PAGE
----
The identification of the animal on tier 1 of the Taanach stand is important to understanding the cultic significance of tier 1 (above) and tier 3, as well as of the whole stand. Although the animal has often been identified as a bull, and thus could be a symbol of Baal or Yahweh, two zoological experts have recently confirmed the view that the frolicking animal is actually a horse—an animal associated with Yahweh, but not with Baal. The animal’s full tail, erect ears, long muzzle and large hooves all support this conclusion. The absence of a mane does not alter this identification; rather, the discovery of numerous Iron Age horse figurines without manes, including a seventh-century B.C.E. horse (below) from Jerusalem, suggests that this was a customary way to depict horses.

The two freestanding pillars depicted on the edge of tier 1 resemble the pillars that frequently marked temple entrances in Syria-Palestine. They provide a temple setting for the tier 1 scene and bring to mind the monumental pillars Jachin and Boaz, which stood at the entrance to Solomon’s Temple in Jerusalem (1 Kings 7:21).

Above the back of the Taanach horse rests a blazing sun disk—embellished with either wings or rays. The juxtaposition of horse, sun and pillars recalls an incident in the Bible involving Josiah, the reform-minded king of Judah who sought to purge the Temple of pagan practices: “He [Josiah] removed the horses that the kings of Judahhad dedicated to the sun, at the entrance to the house of the Lord [the Jerusalem Temple] … ; and he burned the chariots of the sun with fire” (2 Kings 23:11).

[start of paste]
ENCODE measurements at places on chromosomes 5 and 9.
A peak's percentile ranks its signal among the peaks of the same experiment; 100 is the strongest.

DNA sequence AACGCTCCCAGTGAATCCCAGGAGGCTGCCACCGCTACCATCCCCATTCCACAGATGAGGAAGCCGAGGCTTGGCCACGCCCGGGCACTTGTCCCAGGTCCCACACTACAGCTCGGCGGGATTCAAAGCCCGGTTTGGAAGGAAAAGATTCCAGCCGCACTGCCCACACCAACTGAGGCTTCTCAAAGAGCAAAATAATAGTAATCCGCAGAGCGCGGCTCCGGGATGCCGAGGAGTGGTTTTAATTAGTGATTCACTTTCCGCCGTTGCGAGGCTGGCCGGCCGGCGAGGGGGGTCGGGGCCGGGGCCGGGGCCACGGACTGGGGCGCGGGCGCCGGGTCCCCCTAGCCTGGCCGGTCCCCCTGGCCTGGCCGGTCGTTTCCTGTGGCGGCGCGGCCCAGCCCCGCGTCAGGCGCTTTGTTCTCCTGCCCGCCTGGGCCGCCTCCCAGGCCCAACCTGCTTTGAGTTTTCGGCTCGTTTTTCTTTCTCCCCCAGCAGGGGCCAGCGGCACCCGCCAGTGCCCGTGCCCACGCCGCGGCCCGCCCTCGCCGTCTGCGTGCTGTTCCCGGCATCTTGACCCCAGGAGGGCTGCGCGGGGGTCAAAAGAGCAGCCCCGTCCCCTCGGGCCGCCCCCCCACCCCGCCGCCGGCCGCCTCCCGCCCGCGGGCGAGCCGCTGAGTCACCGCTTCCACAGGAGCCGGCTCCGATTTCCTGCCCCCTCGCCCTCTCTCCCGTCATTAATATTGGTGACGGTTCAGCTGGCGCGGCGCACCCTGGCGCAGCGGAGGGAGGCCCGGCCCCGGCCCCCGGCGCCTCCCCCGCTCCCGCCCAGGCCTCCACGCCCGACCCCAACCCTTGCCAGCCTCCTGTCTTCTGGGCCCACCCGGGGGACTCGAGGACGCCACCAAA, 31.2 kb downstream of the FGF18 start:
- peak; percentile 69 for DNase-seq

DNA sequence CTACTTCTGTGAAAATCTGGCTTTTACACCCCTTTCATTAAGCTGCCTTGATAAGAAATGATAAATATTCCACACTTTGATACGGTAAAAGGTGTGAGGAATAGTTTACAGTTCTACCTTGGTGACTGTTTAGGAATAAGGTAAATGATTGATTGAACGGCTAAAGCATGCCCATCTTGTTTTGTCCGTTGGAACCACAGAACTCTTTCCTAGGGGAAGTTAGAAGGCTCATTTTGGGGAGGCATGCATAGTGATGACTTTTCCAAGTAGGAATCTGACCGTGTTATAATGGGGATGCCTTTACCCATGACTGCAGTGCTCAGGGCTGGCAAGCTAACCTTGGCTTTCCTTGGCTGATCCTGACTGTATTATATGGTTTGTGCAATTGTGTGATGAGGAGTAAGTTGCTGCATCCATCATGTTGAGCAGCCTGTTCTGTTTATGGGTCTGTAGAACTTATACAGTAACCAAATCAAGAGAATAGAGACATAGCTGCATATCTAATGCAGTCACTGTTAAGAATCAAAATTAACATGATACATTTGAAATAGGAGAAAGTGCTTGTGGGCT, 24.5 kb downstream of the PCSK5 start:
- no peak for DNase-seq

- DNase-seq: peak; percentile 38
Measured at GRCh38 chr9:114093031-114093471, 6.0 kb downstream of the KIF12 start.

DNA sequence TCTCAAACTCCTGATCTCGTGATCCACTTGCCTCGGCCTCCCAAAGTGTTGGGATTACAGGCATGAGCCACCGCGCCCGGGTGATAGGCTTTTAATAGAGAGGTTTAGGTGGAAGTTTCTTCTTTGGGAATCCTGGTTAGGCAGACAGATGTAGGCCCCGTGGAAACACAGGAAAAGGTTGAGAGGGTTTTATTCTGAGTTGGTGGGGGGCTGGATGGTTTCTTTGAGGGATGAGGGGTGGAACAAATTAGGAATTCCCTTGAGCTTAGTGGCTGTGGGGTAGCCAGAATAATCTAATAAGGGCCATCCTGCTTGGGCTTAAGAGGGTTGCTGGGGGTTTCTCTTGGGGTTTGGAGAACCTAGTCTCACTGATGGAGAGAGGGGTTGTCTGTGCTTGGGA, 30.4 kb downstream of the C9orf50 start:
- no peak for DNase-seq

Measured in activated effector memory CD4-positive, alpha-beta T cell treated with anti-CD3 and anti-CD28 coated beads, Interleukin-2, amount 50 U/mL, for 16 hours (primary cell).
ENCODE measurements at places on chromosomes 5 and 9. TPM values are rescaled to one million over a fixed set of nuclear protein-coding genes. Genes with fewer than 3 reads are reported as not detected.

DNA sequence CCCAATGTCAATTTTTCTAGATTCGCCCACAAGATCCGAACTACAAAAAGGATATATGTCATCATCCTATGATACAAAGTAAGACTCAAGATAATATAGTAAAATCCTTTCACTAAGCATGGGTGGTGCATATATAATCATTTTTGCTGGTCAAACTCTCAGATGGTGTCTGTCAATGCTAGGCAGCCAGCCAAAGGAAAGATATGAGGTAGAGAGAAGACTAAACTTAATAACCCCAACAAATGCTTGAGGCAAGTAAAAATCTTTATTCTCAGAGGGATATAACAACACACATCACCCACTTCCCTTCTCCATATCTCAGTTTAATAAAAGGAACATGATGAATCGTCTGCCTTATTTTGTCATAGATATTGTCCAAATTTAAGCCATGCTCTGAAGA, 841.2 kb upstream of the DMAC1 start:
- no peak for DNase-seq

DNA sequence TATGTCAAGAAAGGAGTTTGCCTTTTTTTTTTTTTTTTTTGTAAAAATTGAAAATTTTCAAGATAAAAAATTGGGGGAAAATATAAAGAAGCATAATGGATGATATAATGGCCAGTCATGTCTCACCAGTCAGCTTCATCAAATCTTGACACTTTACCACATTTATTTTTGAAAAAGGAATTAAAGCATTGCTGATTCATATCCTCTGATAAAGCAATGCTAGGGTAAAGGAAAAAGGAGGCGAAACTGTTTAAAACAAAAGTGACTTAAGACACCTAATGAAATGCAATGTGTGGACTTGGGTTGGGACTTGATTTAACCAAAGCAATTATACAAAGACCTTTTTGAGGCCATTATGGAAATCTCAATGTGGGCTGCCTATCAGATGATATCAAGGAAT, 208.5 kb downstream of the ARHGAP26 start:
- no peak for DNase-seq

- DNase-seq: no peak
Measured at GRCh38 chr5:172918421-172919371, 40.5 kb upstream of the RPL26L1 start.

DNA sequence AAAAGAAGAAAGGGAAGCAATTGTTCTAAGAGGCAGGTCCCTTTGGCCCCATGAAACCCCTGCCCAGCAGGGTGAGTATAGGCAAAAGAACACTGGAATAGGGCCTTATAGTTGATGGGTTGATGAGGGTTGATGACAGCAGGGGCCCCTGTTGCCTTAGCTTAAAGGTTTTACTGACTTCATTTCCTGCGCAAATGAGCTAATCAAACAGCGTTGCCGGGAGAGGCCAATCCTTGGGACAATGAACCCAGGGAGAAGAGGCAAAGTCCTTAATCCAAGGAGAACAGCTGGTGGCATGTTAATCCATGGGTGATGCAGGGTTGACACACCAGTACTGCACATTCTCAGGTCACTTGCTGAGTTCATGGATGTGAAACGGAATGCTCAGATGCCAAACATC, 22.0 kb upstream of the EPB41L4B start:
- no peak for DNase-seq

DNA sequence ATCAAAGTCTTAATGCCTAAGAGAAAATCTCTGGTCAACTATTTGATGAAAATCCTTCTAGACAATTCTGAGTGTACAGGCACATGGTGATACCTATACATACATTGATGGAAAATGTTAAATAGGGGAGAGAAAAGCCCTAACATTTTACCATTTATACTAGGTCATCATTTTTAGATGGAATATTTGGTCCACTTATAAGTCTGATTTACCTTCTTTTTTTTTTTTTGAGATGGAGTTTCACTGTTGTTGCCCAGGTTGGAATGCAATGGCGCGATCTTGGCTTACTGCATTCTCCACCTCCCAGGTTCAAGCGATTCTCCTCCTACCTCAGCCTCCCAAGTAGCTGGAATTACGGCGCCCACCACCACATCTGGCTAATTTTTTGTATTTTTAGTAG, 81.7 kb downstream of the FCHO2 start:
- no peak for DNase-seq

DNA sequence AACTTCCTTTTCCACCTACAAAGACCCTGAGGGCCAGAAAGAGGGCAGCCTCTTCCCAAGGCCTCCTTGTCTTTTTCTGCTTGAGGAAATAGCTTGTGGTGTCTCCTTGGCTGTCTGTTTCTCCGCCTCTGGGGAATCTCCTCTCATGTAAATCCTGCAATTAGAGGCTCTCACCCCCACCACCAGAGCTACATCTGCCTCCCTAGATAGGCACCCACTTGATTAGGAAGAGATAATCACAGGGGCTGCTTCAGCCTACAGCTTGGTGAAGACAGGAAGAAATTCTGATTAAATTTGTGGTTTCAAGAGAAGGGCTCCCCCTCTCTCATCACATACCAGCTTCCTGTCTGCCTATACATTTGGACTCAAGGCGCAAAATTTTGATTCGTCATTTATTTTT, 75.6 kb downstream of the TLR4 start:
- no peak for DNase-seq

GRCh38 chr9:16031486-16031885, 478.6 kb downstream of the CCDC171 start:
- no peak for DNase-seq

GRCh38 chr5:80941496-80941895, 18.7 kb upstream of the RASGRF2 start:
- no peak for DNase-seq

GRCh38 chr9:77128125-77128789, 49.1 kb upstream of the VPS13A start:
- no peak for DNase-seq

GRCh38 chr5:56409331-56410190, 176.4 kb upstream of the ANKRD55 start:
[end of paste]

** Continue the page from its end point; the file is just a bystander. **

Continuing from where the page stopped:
Glaring cherubim protect the vacant space in the center of tier 3 of the Taanach stand, just as two cherubim guarded the seemingly empty shrine, or Holy of Holies, of Solomon’s Temple, where the invisible god Yahweh dwelled (1 Kings 6:23–28). Measuring about 15 feet tall, the Biblical cherubim formed Yahweh’s throne (2 Kings 19:15), and their wings “shielded the Ark” (1 Kings 8:7).

Just as tiers 2 and 4 depict Asherah’s symbol, the tree of life, and herself, respectively, so tiers 1 and 3 appear to represent Yahweh’s symbols—the horse and the sun—and the god himself: an abstract, invisible deity illustrated by empty space.